Having the ODIs following the tests is clearly a case of after the Lord Mayor's show.

Posted by FredJ000 on (September 7, 2012, 12:59 GMT)

Why dont the ICC listen to the fans about this. Everyone agrees we should;ve had 4 or 5 tests against South Africa and not played the aussies - it also ever so slightly devalued the ashes next summer to have them hear anyway. Had they done this then a 5th ODI against South Africa may have been more entertaining than it was and the players (and coach) may have had the energy for it.

I love 50 over cricket - and you can't scrap it because for real cricket fans it is the only decent short form of the game. They should try it though - prelude, main event, encore sounds like a good description really.

For me the perfect length of series would be 3 or 5 ODIs followed by 4 or 5 tests and 2 or 3 T20's (for the money - i probably wont bother with them)

and yes the fact that the world T20 is every 2 years makes a joke of the 50 over world cup. Why not scrap t 20's as part of a tour and have an int t20 cup every FOUR years 2 years away from the Olympics where it would also be an Olympic event!

Posted by Meety on (September 7, 2012, 12:31 GMT)

@Busie1979 - good idea, but I think eventually it would cheapen the event if it was played annually in either format. I think for cricket to survive amongst the minnows, they need to have the "potential" to reach the W/Cup, even if they get flogged. I agree re: context, that being said I thought there was context to the Tri-series in Oz, there is some context in the Asia Cup, but there was little context between Oz & pak in UAE & Oz & Eng in England. I think if ODIs were limited to 3 matches in a bilateral (prefer to ban bilaterals), to be ONLY played during a Test tour (before or after a test I don't mind, but I do think they are better before). I would look to have 3 or 4 -sided contests involving at least ONE minnow. Over time this would boost sides like Zim, Bang, Ireland & Afghan, even Netherlands, Scotland & Namibia.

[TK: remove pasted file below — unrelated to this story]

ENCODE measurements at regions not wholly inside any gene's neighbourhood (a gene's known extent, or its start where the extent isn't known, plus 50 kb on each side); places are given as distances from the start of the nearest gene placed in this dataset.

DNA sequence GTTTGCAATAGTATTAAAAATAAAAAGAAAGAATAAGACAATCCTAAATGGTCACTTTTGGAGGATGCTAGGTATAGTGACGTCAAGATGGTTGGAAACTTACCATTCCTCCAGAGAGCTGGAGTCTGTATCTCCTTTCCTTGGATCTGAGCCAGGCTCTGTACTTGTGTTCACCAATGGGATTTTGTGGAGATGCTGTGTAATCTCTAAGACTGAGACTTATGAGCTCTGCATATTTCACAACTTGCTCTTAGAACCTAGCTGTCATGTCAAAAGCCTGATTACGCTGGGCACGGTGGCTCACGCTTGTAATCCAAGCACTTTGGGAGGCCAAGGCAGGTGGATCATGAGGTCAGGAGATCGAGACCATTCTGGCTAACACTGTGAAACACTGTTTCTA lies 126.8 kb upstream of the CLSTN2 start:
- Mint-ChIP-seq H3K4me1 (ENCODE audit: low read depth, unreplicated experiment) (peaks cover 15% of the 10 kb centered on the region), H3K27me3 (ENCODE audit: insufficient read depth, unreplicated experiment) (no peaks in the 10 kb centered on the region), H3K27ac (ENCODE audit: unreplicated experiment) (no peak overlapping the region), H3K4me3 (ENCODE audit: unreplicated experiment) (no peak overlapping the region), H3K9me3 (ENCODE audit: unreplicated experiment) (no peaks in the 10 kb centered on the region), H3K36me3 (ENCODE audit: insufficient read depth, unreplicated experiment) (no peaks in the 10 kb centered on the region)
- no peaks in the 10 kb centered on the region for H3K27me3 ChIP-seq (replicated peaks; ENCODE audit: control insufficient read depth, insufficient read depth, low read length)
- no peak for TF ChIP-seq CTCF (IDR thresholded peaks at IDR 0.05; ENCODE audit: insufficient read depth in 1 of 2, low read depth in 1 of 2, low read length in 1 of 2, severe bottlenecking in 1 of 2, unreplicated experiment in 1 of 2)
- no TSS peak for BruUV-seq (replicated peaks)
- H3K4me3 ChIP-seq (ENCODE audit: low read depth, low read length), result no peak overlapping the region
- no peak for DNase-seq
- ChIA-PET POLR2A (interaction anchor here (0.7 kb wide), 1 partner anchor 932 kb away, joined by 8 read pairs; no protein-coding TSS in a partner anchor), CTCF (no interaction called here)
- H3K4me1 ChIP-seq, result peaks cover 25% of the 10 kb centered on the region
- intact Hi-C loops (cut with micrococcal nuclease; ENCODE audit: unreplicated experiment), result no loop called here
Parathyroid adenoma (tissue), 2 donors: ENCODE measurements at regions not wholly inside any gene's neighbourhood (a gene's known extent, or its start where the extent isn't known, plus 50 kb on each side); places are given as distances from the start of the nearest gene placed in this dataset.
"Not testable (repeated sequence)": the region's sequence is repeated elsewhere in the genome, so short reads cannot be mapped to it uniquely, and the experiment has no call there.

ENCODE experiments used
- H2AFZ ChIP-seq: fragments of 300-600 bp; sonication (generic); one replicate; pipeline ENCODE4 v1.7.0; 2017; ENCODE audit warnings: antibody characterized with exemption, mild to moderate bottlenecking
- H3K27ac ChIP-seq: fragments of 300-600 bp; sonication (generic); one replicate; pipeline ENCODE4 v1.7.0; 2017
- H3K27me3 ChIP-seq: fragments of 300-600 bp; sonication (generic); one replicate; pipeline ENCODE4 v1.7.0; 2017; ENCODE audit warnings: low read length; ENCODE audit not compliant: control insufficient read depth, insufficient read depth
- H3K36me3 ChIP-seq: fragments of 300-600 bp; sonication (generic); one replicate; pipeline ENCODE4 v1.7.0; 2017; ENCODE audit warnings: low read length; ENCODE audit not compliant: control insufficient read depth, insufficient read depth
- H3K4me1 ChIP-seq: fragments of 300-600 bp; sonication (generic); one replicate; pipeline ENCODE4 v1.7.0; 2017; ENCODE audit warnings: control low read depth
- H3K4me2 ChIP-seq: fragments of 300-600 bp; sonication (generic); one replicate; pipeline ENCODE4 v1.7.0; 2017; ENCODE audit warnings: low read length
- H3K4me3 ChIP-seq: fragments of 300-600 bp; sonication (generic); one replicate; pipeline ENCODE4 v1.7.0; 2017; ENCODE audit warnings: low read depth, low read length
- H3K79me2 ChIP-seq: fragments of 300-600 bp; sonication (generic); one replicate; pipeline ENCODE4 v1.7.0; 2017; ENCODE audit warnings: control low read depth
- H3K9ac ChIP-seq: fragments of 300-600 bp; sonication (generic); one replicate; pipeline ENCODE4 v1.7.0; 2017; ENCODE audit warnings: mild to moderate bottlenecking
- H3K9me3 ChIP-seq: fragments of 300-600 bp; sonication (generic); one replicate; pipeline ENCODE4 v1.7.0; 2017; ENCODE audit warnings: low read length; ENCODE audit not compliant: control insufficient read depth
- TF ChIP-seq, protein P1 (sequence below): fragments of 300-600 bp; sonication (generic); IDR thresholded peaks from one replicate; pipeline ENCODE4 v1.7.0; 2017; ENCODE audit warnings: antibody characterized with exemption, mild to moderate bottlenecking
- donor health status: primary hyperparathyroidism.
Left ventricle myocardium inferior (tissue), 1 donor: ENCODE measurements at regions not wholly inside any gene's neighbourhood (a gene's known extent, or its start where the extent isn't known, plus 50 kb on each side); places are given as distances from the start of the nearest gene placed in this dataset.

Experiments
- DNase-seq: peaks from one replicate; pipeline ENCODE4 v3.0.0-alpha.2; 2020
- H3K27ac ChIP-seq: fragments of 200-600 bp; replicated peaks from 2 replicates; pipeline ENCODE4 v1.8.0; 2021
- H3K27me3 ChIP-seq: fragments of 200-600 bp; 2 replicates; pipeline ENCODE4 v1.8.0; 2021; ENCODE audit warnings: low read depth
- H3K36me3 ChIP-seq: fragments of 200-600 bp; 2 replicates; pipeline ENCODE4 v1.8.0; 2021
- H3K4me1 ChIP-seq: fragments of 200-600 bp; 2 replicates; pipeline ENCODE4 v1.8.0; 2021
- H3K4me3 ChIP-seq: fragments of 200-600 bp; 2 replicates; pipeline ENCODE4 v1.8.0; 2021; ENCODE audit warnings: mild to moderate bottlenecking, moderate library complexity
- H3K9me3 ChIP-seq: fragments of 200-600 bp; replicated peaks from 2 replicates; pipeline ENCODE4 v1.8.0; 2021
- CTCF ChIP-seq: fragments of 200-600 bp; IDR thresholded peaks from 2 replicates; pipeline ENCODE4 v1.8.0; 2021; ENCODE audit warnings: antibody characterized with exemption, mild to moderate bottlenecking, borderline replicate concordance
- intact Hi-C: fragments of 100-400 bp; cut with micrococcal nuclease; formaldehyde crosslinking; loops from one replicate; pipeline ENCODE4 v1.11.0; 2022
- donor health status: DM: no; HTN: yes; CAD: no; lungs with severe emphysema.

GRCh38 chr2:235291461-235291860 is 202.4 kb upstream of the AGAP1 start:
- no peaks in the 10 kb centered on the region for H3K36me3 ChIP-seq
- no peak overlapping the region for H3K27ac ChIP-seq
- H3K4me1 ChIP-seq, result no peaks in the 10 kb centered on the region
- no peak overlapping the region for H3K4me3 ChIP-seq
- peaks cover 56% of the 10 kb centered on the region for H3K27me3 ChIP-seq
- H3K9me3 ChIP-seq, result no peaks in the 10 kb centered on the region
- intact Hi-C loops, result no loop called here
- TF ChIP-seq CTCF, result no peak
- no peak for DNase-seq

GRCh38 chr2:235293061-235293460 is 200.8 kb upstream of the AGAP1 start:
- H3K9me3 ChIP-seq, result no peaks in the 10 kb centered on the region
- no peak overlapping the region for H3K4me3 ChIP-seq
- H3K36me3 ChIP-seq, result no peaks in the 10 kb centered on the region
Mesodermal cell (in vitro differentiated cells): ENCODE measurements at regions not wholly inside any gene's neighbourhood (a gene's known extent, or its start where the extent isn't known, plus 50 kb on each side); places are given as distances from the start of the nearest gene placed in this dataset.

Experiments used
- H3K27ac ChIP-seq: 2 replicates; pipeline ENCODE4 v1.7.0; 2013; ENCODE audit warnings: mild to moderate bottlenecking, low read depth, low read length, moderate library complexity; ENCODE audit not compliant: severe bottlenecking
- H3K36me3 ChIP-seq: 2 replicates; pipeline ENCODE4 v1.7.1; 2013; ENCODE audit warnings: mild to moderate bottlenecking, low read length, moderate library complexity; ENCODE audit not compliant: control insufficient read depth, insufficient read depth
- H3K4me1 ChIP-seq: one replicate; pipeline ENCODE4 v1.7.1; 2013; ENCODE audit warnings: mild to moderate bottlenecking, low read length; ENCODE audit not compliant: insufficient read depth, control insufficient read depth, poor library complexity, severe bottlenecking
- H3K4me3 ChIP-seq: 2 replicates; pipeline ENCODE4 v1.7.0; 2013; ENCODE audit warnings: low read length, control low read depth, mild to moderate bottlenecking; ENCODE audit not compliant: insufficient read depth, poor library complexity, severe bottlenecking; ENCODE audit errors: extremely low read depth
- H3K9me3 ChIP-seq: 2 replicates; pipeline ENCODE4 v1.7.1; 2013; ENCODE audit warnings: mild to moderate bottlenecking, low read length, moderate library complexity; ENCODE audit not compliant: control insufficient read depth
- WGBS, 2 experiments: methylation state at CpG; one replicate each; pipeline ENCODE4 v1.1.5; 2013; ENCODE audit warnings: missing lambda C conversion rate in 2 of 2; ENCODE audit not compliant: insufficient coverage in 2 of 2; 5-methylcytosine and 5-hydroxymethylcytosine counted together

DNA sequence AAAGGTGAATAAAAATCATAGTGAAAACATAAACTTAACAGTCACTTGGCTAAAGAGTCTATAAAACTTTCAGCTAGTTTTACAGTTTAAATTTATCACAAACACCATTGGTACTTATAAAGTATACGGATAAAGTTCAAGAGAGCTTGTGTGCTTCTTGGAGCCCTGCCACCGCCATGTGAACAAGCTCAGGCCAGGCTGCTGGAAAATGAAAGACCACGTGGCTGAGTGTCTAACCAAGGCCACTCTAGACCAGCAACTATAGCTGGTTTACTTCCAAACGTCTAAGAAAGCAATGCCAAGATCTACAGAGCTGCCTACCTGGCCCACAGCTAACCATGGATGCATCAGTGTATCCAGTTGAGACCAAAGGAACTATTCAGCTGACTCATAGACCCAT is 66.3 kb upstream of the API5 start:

Posted by Selassie-I on (September 7, 2012, 10:09 GMT)

I do agree Mark, however all the counties are screaming out for international cricket games, after they have spent all the SKY money on new stands, grounds, pavilions etc. I think we should have one tri series ODI tourney in the middle of the summer with both the visiting teams, maybe even include the Irish and make it a 4-way? Each team plays each other twice, then semis and a final. That way we'd help Ireland to develop as they would always have test playing nations to play each year, there would be 20 ODIs to hold around the country in the summer, keeping the counties happy, but England would only play a maximum of 8, everyone happy! It would also give a bit more competitiveness to the affair and tournament like experience to all those involved.

Posted by dariuscorny on (September 7, 2012, 10:09 GMT)

@Saqib Siddiqi mate can you tell me when was the last time Pak won a series outside Pak or UAE recently?India did win in Eng in Pak has also a lot to prove outside their den....

Posted by   on (September 7, 2012, 10:01 GMT)

What Mark Nicholas is advocating sounds like a return to the old Texaco Trophy format. He's right: It was a prelude to the tests, a chance to put a marker down at the start of a series and the opportunity to let bright, early starters in first class cricket be blooded into the full side. So how does this sound? A 3 match 50 overs series, then a test series and finally a T20 series to round a series out. Prelude, main event, encore.

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Mark Nicholas A prolific and stylish middle-order batsman for Hampshire, Mark Nicholas was unlucky never to have played for England, but after captaining his county to four major trophies he made his reputation as a presenter, commentator and columnist. Named the UK Sports Presenter of the Year in 2001 and 2005 by the Royal Television Society, he has commentated all over the world, from the World Cup in the West Indies to the Indian Premier League. He now hosts the cricket coverage for Channel Nine in Australia and Channel 5 in England.